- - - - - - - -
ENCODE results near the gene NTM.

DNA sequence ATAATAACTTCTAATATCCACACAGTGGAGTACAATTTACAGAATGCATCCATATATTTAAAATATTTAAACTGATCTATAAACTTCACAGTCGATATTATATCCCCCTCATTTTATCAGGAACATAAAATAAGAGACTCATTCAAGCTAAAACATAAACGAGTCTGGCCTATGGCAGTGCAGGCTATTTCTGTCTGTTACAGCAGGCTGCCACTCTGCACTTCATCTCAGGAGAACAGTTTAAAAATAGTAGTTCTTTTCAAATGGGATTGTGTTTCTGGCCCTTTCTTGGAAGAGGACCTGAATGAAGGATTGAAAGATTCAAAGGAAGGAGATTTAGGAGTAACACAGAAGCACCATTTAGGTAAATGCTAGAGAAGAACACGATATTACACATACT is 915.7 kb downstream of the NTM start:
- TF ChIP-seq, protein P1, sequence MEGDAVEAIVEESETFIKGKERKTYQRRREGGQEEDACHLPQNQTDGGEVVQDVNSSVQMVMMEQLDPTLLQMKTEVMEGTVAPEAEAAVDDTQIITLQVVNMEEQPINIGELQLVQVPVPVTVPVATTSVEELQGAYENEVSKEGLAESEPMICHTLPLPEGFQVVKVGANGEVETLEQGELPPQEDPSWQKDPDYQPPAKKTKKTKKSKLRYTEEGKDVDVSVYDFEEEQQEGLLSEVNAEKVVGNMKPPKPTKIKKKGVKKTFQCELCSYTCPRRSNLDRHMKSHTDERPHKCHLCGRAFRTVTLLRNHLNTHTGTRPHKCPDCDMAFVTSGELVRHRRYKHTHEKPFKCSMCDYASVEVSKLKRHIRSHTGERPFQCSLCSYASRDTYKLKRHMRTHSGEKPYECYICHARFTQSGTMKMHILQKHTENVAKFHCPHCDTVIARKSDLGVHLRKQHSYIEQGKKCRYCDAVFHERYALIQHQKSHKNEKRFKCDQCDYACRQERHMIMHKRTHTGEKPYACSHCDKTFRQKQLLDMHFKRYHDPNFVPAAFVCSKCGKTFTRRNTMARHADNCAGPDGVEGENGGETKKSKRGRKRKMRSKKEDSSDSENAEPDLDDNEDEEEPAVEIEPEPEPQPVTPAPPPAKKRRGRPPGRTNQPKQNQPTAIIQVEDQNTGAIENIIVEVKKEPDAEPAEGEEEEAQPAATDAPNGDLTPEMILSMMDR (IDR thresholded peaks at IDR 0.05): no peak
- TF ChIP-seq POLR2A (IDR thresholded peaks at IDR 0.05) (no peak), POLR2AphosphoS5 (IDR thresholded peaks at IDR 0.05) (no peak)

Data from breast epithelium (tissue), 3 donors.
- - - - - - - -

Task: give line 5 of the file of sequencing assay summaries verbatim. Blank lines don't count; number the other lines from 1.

Data from breast epithelium (tissue), 3 donors.